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Home / Graduate / PhD Theses Completed
  Ömer Korçak, 2009  [download thesis]    

Thesis Title

Routing and Network Mobility Management in Next Generation Satellite Networks


Satellite networks are an attractive option to provide broadband telecommunication services to globally scattered users, due to their extensive geographic coverage, high bandwidth availability, inherent broadcast capabilities, etc. Satellites rotating in geostationary orbit (GEO) are very well suited for broadcast services, but they suffer from high free space attenuation and long delays. On the contrary non-geostationary (NGEO) systems consisting of Medium Earth Orbit (MEO) and Low Earth Orbit (LEO) satellites offer smaller latency, lower free space loss, and better re-use of available ground-space communication frequencies, hence they are more suitable for most applications (especially for those running in real-time). However, these advantages come with a price: Footprints of satellites at lower altitudes are smaller, and global coverage can be provided by higher number of satellites that are connected each other with inter-satellite links (ISL). Moreover, lower orbit satellites move with higher speeds relative to the Earth's surface, resulting in high dynamic in the network topology. Dynamics of the satellite constellation constitute major challenge in providing efficient routing and quality of service (QoS) for rapidly-growing real-time multimedia services. On the other hand, regular NGEO satellite networks has some facilitating features like periodicity, predictability and having highly symmetric and regular topology. For efficient networking in NGEO satellite networks, all these features should be considered.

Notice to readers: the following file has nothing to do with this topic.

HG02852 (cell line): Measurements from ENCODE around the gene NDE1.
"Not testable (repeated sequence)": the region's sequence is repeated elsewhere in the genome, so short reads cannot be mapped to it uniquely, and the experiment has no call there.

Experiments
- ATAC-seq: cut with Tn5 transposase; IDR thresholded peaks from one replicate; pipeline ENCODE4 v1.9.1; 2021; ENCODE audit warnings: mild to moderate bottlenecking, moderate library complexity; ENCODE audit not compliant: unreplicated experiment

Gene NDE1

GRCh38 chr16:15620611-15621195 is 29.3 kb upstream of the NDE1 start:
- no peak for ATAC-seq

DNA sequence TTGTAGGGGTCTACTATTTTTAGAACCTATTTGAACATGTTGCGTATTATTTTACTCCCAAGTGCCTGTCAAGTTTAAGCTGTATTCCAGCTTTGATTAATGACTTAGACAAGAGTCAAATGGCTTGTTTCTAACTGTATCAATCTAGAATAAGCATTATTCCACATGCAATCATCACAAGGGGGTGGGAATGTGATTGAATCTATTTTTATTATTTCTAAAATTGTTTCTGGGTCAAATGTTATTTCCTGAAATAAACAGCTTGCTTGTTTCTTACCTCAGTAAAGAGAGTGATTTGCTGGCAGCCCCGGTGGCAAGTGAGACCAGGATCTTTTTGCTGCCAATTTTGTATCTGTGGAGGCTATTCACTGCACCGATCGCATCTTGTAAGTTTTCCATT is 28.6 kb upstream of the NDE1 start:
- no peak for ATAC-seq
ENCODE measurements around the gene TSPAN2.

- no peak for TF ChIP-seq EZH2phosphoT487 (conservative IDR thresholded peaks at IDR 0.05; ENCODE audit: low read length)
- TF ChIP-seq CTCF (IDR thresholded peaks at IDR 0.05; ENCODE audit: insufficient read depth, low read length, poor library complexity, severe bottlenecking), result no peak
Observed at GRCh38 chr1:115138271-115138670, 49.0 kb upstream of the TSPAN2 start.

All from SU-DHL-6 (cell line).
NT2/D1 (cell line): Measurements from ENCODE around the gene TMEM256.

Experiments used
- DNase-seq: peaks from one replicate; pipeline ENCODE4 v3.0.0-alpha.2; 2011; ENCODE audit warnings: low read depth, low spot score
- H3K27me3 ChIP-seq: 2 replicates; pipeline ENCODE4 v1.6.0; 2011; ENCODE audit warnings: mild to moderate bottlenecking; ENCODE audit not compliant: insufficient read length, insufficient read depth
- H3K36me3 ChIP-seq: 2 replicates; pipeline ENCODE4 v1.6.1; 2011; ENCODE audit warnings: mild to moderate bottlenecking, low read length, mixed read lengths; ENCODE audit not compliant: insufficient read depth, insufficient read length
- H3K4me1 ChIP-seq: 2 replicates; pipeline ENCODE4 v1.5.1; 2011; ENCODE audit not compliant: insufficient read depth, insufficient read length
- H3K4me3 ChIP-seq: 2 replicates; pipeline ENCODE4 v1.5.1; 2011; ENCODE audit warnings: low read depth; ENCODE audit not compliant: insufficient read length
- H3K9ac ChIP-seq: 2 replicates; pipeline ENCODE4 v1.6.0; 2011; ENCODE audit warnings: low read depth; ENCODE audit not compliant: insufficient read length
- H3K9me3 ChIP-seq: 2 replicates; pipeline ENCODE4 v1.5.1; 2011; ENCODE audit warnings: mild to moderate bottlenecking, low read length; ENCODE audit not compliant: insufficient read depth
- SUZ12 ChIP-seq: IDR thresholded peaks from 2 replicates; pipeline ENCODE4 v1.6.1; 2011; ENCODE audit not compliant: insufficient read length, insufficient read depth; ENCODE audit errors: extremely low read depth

In this thesis, we clarify features of satellite systems that differ them from their terrestrial counterparts and propose novel routing and network mobility management techniques in NGEO satellite networks. Firstly, we make use of geometrical properties of the network topology, and propose a priority-based adaptive routing (PAR) algorithm. Next, we focus on handling the mobility of network by utilizing satellites with Earth-fixed footprints, and extend a well-known mobility handling technique called Virtual Node (VN). We propose Multi-state Virtual Network (MSVN) topology that alleviates deficiencies of VN concept. We clarify potential advantages of MSVN by developing efficient handover mechanisms and beam management techniques in MSVN-based satellite systems. Finally, we investigate efficient integration of NGEO satellites with High Altitude Platforms (HAPs) via high-capacity free-space optical links for carrying dense and real-time multimedia traffic. Considering the mobility and resource limitations of satellites, we propose an efficient solution for the optimal link establishment problem between HAPs and satellites.
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